When you get engaged, one of the first things that most brides, and even grooms, tend to do it put together their wedding party. In most cases, you know exactly who you’re going to invite to stand with you as you say your ‘I Do’s.’ However, there can be some rough times ahead as you select your bridesmaids and groomsmen.
When it comes to your family and your fiancé’s family, and then all of your closest friends, things can get tricky...
Family in the Wedding
So what are the rules when it comes to family members in the wedding? Above all, it’s your wedding. This is the day that you’ve been dreaming of your entire life, so do what you want to do. If you want only friends to stand by your side when you get married, then so be it. However, be prepared for the consequences of not inviting your sisters or sister-in-law to stand with you.
In most situations, if the bride is close to her sisters and sister-in-law they will be in the wedding, no questions asked. However, it gets tricky when the sister is a bridesmaid and the sister-in-law feels left out. Do what you can to include her. Consider adding more bridesmaids then you originally intended to. Or perhaps offer her a similar role on your big day.
Friends in the Wedding
Your ‘besties’ were by your side the night you met your fiancé, they were by your side through the little arguments and tribulations that young love goes through, and they will be by your side on your wedding day. However, if you’re concerned about his friends being a part of your wedding, talk to your fiancé about these concerns. There’s always that one friend who you keep an eye on, who you know will step out of line or drink too much, so let your fiancé know your concerns.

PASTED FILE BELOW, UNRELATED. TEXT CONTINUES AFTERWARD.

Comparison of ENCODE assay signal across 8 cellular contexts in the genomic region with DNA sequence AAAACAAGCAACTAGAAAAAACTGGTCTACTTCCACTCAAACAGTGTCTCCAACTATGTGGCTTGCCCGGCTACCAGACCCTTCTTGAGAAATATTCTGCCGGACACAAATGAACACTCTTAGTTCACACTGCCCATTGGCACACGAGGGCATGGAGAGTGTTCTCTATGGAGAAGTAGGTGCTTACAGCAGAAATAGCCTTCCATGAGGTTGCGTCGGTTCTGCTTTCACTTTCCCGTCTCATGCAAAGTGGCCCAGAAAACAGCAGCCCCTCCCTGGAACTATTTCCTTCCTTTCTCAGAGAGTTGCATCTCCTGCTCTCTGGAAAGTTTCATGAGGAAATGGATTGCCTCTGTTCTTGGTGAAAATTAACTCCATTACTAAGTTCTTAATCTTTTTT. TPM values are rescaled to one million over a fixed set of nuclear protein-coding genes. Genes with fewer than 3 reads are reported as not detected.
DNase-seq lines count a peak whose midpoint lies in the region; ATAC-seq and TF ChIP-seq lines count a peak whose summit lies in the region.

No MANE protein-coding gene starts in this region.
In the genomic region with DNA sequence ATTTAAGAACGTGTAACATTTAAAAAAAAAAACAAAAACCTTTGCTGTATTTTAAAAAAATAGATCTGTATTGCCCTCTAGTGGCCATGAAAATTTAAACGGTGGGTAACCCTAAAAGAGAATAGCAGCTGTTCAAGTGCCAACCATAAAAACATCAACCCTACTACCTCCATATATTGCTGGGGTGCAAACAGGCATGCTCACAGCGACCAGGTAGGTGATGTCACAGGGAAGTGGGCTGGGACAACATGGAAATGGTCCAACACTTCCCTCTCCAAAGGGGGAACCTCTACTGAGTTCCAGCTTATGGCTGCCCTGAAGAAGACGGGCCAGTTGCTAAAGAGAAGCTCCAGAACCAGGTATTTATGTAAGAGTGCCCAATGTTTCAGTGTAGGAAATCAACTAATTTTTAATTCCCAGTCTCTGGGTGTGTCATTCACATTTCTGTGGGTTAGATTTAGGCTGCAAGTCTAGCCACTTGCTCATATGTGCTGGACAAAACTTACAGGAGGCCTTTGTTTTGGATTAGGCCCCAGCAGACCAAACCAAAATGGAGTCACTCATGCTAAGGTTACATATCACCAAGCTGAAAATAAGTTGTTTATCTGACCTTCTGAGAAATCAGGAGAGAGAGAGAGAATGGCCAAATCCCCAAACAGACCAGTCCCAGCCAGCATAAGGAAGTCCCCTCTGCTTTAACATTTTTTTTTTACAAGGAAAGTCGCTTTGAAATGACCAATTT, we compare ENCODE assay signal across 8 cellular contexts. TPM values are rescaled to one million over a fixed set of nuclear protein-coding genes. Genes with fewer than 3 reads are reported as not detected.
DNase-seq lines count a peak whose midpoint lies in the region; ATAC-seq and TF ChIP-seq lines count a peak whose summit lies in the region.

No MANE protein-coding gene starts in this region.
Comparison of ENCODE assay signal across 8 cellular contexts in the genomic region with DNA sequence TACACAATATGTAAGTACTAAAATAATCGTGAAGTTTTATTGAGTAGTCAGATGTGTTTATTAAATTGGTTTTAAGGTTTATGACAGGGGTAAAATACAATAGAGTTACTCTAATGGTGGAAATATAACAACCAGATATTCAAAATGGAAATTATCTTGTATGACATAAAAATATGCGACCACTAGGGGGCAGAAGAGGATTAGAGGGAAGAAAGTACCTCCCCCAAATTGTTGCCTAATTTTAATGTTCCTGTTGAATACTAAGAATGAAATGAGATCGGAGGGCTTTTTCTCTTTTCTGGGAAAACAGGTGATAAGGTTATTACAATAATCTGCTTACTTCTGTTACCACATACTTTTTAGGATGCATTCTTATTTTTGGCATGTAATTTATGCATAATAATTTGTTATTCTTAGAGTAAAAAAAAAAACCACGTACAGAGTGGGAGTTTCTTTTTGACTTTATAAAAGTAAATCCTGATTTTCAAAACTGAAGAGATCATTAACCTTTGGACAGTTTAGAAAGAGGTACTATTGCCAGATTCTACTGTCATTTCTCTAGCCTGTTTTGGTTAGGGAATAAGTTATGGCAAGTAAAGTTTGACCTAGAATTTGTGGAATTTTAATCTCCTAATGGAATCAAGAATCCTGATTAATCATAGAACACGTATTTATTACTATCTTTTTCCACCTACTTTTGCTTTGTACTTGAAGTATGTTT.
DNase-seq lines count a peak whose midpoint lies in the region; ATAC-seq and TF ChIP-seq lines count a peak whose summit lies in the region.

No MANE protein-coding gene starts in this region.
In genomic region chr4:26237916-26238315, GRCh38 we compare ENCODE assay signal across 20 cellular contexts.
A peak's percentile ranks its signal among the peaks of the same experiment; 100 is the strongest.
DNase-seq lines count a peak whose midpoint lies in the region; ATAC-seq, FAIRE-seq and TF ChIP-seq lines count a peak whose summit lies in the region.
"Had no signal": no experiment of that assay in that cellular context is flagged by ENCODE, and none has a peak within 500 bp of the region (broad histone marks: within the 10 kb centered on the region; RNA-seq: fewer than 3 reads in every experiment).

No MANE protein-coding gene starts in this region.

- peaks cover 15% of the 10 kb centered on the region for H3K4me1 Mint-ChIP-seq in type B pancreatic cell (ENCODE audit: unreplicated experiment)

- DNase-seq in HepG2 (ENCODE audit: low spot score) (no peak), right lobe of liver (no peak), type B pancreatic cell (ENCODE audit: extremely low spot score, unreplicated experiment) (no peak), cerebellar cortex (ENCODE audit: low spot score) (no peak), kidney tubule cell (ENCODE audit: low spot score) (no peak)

When a friend backs out of the wedding, it’s like going through a break-up. Not only were you depending on that person to hold some very important responsibilities, you just wanted them there for support. When a bridesmaid or groomsman backs out, it throws off the numbers as well. Your even assortment has been altered.
Speaking from experience, if a member of the bridal party backs out, for whatever reason, it’s not the end of the world. This happens more often than you would think, simply because someone might get sick or there might be a family emergency. The show must go on, as they say. Consider asking one of the groomsmen to take on a different role in the wedding so that your two sides can be even. In my situation, when one of the bridesmaids backed out, we went ahead with the plans that were already in place. No one even noticed that we had an uneven amount in the bridal party.
A case that we see quite often as well is the overindulgence syndrome. Many times a newly engaged couple will tell everyone that they can be in the wedding. Everyone is so excited that no one stops to think about how many friends and family they’ve just invited to be in the bridal party. When the time comes to sit down and really plan the wedding out, you realize that there are just too many bridesmaids and groomsmen.
Though it might seem like a horrible task to take on, if you want to narrow your bridal party you’ll have to tell someone the hard truth. If you offer alternative responsibilities, such as helping set up the reception hall, giving a speech or ordering flowers, they’ll feel less rejected.